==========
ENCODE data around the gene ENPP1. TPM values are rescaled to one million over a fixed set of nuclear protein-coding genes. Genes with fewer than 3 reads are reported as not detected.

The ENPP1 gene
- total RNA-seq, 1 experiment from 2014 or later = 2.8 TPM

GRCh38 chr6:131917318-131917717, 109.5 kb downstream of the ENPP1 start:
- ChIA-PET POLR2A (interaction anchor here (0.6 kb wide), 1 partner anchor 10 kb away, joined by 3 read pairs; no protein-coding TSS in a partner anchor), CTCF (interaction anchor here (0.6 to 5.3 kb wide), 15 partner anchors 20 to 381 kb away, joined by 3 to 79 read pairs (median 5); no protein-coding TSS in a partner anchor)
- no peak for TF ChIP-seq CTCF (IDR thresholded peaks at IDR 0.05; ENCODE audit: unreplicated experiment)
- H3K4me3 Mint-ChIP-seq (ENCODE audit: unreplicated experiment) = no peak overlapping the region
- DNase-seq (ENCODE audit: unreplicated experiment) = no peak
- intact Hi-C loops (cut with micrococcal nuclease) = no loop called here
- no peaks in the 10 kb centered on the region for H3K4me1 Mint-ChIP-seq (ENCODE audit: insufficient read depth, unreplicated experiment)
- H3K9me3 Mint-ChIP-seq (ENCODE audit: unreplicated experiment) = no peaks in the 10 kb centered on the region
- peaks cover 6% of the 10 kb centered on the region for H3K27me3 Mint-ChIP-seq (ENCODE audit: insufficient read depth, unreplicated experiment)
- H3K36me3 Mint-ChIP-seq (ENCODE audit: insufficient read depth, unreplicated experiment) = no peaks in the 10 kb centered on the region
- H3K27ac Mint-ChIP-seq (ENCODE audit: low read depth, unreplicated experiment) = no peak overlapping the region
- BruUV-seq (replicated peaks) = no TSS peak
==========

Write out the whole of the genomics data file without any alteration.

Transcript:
ENCODE data around the gene ENPP1. TPM values are rescaled to one million over a fixed set of nuclear protein-coding genes. Genes with fewer than 3 reads are reported as not detected.

The ENPP1 gene
- total RNA-seq, 1 experiment from 2014 or later = 2.8 TPM

GRCh38 chr6:131917318-131917717, 109.5 kb downstream of the ENPP1 start:
- ChIA-PET POLR2A (interaction anchor here (0.6 kb wide), 1 partner anchor 10 kb away, joined by 3 read pairs; no protein-coding TSS in a partner anchor), CTCF (interaction anchor here (0.6 to 5.3 kb wide), 15 partner anchors 20 to 381 kb away, joined by 3 to 79 read pairs (median 5); no protein-coding TSS in a partner anchor)
- no peak for TF ChIP-seq CTCF (IDR thresholded peaks at IDR 0.05; ENCODE audit: unreplicated experiment)
- H3K4me3 Mint-ChIP-seq (ENCODE audit: unreplicated experiment) = no peak overlapping the region
- DNase-seq (ENCODE audit: unreplicated experiment) = no peak
- intact Hi-C loops (cut with micrococcal nuclease) = no loop called here
- no peaks in the 10 kb centered on the region for H3K4me1 Mint-ChIP-seq (ENCODE audit: insufficient read depth, unreplicated experiment)
- H3K9me3 Mint-ChIP-seq (ENCODE audit: unreplicated experiment) = no peaks in the 10 kb centered on the region
- peaks cover 6% of the 10 kb centered on the region for H3K27me3 Mint-ChIP-seq (ENCODE audit: insufficient read depth, unreplicated experiment)
- H3K36me3 Mint-ChIP-seq (ENCODE audit: insufficient read depth, unreplicated experiment) = no peaks in the 10 kb centered on the region
- H3K27ac Mint-ChIP-seq (ENCODE audit: low read depth, unreplicated experiment) = no peak overlapping the region
- BruUV-seq (replicated peaks) = no TSS peak